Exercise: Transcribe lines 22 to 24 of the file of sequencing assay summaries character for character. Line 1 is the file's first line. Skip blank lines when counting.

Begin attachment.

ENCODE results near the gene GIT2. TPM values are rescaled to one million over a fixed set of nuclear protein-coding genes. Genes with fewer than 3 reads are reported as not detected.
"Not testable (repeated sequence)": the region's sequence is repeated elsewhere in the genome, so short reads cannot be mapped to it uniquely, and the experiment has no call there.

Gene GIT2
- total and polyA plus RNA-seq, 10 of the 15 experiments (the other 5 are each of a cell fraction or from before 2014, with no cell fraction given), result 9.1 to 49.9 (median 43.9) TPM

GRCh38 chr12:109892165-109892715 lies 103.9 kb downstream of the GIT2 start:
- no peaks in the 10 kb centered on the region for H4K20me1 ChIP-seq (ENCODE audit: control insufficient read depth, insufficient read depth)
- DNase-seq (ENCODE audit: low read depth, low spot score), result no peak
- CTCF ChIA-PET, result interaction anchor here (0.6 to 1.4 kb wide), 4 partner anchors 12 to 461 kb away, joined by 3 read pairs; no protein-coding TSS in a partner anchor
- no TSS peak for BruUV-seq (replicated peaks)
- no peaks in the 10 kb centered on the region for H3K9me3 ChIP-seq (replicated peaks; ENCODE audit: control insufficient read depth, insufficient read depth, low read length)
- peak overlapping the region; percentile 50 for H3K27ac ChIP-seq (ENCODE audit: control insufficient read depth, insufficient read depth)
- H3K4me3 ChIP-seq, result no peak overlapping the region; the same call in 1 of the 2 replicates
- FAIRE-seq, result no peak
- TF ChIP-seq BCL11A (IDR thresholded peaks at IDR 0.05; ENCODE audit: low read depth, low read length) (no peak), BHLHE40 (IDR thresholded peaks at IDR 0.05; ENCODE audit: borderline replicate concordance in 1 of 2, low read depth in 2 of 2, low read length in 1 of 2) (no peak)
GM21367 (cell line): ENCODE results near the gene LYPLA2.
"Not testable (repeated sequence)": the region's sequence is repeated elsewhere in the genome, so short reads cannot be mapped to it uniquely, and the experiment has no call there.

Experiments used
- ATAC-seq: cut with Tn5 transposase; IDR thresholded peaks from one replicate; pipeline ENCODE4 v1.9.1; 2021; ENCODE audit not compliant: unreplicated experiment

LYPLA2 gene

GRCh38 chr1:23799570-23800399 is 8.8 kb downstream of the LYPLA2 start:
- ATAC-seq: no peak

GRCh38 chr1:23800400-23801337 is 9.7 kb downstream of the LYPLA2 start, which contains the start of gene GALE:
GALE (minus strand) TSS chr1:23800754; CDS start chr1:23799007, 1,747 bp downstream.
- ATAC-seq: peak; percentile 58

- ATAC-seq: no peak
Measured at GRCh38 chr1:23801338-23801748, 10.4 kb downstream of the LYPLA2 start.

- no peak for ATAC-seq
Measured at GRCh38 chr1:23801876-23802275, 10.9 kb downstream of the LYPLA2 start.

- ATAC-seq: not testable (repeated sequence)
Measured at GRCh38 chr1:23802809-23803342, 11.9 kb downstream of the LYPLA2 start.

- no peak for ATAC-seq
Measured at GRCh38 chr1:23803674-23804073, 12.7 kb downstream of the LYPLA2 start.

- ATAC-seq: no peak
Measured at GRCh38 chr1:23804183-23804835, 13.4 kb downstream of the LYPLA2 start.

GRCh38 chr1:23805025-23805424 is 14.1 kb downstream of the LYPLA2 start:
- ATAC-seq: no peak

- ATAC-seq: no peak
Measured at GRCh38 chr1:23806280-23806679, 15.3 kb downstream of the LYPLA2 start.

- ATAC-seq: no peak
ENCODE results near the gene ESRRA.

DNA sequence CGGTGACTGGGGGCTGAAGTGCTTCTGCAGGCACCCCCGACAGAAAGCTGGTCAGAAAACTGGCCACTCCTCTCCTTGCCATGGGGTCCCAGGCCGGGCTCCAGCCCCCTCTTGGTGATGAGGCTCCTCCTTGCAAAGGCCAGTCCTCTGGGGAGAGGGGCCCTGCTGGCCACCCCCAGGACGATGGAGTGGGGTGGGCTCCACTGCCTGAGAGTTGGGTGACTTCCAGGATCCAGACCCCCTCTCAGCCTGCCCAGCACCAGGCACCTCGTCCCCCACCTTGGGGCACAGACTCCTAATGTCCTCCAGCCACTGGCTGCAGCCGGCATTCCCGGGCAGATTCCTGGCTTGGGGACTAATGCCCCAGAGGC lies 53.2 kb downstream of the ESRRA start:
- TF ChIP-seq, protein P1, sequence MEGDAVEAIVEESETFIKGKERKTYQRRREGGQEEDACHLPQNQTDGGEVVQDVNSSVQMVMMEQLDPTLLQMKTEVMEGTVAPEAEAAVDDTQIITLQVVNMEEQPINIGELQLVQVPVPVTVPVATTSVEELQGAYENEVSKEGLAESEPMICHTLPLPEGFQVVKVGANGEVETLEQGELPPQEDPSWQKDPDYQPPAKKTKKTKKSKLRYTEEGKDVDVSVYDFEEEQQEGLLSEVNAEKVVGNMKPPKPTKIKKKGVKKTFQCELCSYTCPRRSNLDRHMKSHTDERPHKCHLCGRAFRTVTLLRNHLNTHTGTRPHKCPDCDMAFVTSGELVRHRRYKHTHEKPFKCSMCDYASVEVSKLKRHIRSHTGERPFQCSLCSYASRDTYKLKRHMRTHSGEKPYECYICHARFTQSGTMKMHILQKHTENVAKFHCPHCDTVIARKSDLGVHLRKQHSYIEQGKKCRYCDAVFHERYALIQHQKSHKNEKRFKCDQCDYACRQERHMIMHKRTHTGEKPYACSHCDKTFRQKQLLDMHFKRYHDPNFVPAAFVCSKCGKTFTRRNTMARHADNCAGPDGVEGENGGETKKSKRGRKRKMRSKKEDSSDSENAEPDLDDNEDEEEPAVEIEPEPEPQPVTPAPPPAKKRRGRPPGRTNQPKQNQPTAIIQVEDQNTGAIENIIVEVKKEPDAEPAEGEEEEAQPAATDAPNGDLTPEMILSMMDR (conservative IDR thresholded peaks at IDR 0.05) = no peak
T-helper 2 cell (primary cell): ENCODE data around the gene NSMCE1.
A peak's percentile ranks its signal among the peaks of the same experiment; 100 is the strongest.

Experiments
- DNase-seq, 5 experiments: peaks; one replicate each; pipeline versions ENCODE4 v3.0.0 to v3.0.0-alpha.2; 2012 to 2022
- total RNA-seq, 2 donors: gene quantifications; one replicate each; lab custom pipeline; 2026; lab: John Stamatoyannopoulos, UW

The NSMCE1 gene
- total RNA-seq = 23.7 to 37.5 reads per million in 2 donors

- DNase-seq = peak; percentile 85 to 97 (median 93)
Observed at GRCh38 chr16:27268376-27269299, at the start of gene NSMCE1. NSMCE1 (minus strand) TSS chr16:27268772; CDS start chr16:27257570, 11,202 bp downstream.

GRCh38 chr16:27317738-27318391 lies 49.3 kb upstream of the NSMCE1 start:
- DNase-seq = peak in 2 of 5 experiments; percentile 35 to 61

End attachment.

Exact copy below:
GRCh38 chr1:23800400-23801337 is 9.7 kb downstream of the LYPLA2 start, which contains the start of gene GALE:
GALE (minus strand) TSS chr1:23800754; CDS start chr1:23799007, 1,747 bp downstream.
- ATAC-seq: peak; percentile 58